- For making cartridges of your Super NES games, see Reproduction.
It doesn't need any. Sonic never used this actual feature, and neither did most Mega Drive games.
I'm assuming you're talking about "blasting" colours into CRAM via DMA. You can do that on SNES too. It's tricky, but you can actually display a fullscreen uncompressed 15-bit RGB image on SNES using DMA to CGRAM. The trouble is that while the MD's Fantom Bitmap mode looks just barely serviceable with doubled pixels (with a few extra-wide columns due to memory refresh), the SNES version's quadrupled pixels are just too wide. This is because the SNES uses an 8-bit data bus, so it isn't just VRAM DMA that's two pixels per byte, like on MD - it's everything. Fortunately, the SNES already has enough colour capability when used normally that a true-colour mode is less necessary.
Ironically enough, the SNES does have a CPU mode that runs faster than normal (FastROM), while the MD doesn't... although it's not really "blast processing" in any real sense because it's just setting a flag that says "don't bother waiting extra long for the ROM, because it's the expensive kind and can handle normal speed". The OP's Sonic prototype is using FastROM, if anyone's wondering...
True. But there are only a couple of ways someone knowledgeable could seriously claim the Mega Drive has "blast processing". The most common is the reference to "blasting" colours into CRAM, which is what Fantom Bitmap is based on.
Unfortunately three of those bits are per-tile, not per-pixel. They're taken from the palette selector bits in the tilemap. Per-pixel is 8-bit...
I think that colour thing is a more recent interpretation though, considering probably near to no one would use these hacky tricks during the lifetime of the system (and every one knows that, without using tricks the MD plain sucksksks in its colour department).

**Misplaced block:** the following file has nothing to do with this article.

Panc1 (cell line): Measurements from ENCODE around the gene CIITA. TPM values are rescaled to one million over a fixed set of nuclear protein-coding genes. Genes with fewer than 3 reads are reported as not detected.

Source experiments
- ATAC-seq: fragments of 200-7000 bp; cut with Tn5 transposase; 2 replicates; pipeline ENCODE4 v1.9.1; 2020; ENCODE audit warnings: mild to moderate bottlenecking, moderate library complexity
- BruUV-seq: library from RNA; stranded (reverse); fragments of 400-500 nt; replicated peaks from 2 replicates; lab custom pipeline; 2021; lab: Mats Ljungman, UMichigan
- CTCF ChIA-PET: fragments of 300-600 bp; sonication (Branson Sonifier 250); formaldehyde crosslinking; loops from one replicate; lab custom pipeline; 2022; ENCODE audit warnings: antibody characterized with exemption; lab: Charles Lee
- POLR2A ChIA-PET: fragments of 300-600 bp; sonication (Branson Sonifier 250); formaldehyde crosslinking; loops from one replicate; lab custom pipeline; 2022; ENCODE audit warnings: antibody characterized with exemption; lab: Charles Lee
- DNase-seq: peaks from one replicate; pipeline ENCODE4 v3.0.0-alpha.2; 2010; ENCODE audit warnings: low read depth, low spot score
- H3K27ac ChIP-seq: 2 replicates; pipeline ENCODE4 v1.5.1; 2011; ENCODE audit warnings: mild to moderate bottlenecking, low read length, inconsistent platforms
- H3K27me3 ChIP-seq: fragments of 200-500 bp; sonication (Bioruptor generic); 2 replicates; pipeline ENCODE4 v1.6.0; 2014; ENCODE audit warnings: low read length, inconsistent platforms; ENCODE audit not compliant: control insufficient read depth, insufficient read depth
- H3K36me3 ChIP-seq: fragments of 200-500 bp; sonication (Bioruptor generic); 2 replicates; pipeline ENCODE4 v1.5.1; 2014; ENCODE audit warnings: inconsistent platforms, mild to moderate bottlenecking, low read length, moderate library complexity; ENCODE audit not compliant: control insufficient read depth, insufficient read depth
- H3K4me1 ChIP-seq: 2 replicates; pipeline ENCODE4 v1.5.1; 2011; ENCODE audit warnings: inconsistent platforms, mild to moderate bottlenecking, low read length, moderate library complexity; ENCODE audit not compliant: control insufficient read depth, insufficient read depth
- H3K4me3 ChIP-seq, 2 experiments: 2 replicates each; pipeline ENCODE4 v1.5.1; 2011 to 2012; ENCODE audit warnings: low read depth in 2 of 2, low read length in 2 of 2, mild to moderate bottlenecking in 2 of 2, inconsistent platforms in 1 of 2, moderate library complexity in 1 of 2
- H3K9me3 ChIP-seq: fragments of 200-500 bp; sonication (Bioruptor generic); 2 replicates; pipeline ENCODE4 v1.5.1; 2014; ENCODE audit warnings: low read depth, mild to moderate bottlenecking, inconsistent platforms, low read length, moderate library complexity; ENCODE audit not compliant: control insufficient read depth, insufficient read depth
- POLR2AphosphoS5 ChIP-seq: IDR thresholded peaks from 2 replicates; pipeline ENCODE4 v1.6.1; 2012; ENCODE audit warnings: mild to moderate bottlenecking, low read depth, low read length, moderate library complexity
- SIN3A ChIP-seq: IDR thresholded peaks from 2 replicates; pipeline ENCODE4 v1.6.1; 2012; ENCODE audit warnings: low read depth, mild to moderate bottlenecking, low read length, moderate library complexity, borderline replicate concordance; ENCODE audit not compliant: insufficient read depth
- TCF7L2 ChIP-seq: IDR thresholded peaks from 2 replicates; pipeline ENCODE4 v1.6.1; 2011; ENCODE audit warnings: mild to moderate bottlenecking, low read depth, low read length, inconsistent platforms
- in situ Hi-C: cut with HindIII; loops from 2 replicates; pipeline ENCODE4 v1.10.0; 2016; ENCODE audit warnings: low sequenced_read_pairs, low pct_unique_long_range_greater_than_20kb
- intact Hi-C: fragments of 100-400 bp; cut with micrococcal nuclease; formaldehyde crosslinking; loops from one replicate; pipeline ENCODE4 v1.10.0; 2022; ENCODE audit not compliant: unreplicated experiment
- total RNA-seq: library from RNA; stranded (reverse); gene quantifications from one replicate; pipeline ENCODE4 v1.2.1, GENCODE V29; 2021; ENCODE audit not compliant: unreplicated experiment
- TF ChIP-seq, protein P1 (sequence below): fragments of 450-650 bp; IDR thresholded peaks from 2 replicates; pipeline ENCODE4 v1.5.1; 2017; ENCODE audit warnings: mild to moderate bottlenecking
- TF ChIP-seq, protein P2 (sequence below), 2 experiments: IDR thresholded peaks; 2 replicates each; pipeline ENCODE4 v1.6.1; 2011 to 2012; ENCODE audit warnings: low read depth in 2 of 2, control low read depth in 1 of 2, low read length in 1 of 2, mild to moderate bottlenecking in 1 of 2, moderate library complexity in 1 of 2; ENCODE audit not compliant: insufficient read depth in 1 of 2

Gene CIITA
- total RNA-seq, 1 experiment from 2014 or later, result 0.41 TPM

Back in the days of the wars between company S and company N, I think the term usually meant the MD had "blast" processing speed (in more understandable wording, "faster"
If you're talking about direct-colour mode, that's not a bitmap mode. You still have to use tiles there, and the tiles' graphics are actually 8-bit, the extra 3-bits only being set for each entire tile boundary.
Code: Select all
blue green red -------------------------------- BG1 xx000 xxx00 xxx00 (all tile palette indices set to zero) BG2 00xx0 000x0 000x0
The lowest bits (0000y_0000y_0000y) could also be set for a tile-by-tile region, by filling half of CGRAM with a 00xxy_000xy_000xy pattern and using the tile palette index for the y bits...
Super Famicom ("2/1/3" SNS-CPU-GPM-02) → SCART → OSSC → StarTech USB3HDCAP → AmaRecTV 3.10
tepples wrote: ↑Thu Oct 22, 2020 6:28 pm12-bit color is possible on the Super NES. Set up mode 3 with 8bpp RGB332 ("direct color") on 8bpp BG1 and the least significant 1 red, 1 green, and 2 blue bits on 4bpp BG2. Add them with color math. With 60 KiB of VRAM available for tiles at 96 bytes each, you'll be able to put 640 unique tiles on the screen, or 256x160 pixels if no tiles are repeated. This leaves no room for sprites, I'll admit.
So, if you repeat enough the pattern, Could it be possible with 45KB, and have space for sprites?.
4096 colors in one plane, and sprites?.
Yeah, especially if your shading looks convincing even when symmetric, successfully avoiding pillow shading.
I still don't get how could show off 4096 colors. One background for rpg's or vertical shoot em ups must be seen like a playstation title.
One question about the initial design of the vram, May 128KB double the bandwidth in this architecture?.
On SNES? No. The SNES uses two VRAM chips, but can only write to one of them at a time. The MD, by contrast, uses one VRAM chip, and can write to both of them at the same time. This is why the SNES and MD both had the potential to double VRAM DMA throughput with a design tweak.
To upgrade the MD to 16-bit VRAM DMA (doubling the bandwidth), you would have to add another VRAM chip, so the full width of the bus could be utilized. So the 128 KB upgrade on MD does double the bandwidth.
To upgrade the SNES to 16-bit VRAM DMA (doubling the bandwidth), you would have to widen the CPU's external data bus to 16-bit (a tad fiddly with a 65816-based chip, but possible), so that VMDATAL and VMDATAH could be written simultaneously by the DMA unit. Doubling the size of each VRAM chip to 64 KB (for 128 KB total) would increase the available VRAM, but would not change how fast data could be written to it.
If you're talking about PPU rendering bandwidth, also no, but more emphatically. That would require a complete redesign of the PPU, and perhaps the use of four VRAM chips instead of two.